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Battle for Russia 1918

Discussion in 'Eastern Europe' started by Carl G. E. von Mannerheim, Oct 22, 2002.

  1. Carl G. E. von Mannerheim

    Carl G. E. von Mannerheim Ace

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    I figured this would be the best forum to start this thread. The forum is war in Russia, so I guess the Allied North Russian expedition is fair game. This thread is for the sake of discussing this forgotten part in American and British history, but is tought to schoolcjildren in Russia.

    CvM (JW)

    Ill answer any questions if you have any,
     
  2. dasreich

    dasreich Member

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    Actualy it is quite a good topic for this forum. While not directly part of the second world war, it did play a major part in Russian distrust of the West.

    CvM; do you happen to know the strategic situation in Russia? Was it Vietnam style warfare in the sense that battle lines were pretty loose, or was the front well defined throughout the campaign?
     
  3. Doc Raider

    Doc Raider Member

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    I believe my great grandfather fought in this, in the Polish Blue army. I'm just starting to learn about this war though, so I"m not completely up on the details. I know he went to fight in WWI but was then called to poland to defend against the russians.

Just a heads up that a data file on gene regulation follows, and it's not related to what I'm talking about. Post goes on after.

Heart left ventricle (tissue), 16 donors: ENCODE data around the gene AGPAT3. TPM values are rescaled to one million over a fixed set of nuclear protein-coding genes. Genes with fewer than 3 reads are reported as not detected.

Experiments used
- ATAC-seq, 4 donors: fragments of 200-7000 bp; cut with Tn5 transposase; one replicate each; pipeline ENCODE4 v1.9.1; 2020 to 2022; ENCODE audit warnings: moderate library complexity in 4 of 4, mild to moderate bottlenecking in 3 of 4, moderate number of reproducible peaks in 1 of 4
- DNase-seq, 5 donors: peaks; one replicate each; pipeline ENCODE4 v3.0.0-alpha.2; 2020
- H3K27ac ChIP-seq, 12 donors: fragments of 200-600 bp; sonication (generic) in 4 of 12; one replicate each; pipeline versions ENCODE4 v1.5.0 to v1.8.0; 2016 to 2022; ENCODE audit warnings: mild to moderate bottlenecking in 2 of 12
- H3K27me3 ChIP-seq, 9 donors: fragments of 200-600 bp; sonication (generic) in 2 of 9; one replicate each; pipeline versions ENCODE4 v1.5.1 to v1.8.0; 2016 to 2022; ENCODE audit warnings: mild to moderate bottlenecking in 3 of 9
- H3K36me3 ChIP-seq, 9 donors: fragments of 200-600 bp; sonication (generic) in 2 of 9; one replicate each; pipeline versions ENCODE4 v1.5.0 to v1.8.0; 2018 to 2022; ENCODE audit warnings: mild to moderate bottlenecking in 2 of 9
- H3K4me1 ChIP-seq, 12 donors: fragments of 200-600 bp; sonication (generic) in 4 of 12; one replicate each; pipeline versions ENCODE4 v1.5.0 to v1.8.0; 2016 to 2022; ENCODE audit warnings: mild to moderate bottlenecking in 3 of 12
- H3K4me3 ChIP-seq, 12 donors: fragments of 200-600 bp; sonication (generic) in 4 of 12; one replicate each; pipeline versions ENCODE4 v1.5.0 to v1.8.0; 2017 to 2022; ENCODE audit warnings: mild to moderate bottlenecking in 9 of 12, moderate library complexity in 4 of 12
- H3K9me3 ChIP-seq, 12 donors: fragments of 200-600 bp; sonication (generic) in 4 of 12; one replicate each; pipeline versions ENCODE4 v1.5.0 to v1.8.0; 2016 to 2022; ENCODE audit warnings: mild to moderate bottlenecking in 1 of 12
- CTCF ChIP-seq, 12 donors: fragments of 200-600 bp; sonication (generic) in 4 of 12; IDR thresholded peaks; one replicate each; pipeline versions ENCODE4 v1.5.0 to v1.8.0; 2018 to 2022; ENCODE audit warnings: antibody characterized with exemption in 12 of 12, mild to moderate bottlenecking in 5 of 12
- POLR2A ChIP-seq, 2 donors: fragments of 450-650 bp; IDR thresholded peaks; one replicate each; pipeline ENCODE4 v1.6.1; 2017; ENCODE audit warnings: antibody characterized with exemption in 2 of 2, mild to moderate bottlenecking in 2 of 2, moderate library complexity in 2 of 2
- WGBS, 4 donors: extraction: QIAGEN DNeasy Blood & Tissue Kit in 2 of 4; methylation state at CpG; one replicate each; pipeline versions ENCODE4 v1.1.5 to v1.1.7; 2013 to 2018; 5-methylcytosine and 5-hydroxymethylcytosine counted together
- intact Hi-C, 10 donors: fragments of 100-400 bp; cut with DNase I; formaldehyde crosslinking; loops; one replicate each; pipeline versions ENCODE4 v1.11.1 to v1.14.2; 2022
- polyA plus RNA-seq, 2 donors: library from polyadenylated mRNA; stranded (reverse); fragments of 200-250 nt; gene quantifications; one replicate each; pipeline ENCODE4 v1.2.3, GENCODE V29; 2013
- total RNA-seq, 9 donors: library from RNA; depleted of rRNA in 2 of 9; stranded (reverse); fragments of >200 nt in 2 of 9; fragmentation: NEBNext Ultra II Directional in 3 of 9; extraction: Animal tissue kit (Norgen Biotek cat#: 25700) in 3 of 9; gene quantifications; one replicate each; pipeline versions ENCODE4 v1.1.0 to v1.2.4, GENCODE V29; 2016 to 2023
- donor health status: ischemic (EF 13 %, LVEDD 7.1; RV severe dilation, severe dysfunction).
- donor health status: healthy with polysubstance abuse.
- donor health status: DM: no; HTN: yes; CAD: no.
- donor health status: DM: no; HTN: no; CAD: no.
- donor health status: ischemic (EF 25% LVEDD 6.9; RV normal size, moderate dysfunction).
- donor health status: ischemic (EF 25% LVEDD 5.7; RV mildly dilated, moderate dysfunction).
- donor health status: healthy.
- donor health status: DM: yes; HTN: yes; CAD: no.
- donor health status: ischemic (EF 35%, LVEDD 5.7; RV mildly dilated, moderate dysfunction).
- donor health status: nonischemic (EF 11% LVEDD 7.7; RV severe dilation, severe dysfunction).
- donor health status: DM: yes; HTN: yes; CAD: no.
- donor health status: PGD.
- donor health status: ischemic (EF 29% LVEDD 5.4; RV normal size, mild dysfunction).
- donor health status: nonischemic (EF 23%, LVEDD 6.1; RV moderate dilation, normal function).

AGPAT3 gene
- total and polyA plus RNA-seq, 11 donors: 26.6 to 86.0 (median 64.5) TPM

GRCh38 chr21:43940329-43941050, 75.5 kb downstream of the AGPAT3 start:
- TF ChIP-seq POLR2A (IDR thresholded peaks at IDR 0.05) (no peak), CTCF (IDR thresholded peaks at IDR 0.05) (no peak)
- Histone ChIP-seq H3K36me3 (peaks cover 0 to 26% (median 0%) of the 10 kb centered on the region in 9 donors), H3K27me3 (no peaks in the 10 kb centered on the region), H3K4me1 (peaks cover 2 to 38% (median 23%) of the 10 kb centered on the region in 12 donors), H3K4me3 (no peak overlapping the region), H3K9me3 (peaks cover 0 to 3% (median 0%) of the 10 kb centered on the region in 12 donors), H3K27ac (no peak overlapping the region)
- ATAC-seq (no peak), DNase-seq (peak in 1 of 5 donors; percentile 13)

4. De Vlaamse Leeuw

    De Vlaamse Leeuw Member

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    They - Brittish and French - landed on different coasts in the north and sounth of Russia.

    I think in Archangelsk and on the Crim.
     
  5. PzJgr

    PzJgr Drill Instructor

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    I am aware of the expedition in Archangel but did not know there was one in the Crimea.
     
  6. De Vlaamse Leeuw

    De Vlaamse Leeuw Member

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    The Crimean War was from 1853-1856. But I still think that the attack on Archangelsk was around the same time.

    Oh, here is a website about the war:
    http://www.hargreave-mawson.demon.co.uk/cwrs1.html

    I couldn't find anything about the attack on Archangelsk.
     
  7. PzJgr

    PzJgr Drill Instructor

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    What was the reason for the landings? Was it to support the White Russians? Was it to topple the Bolshevik regime since they wanted a peace treaty with Germany?
     
  8. Carl G. E. von Mannerheim

    Carl G. E. von Mannerheim Ace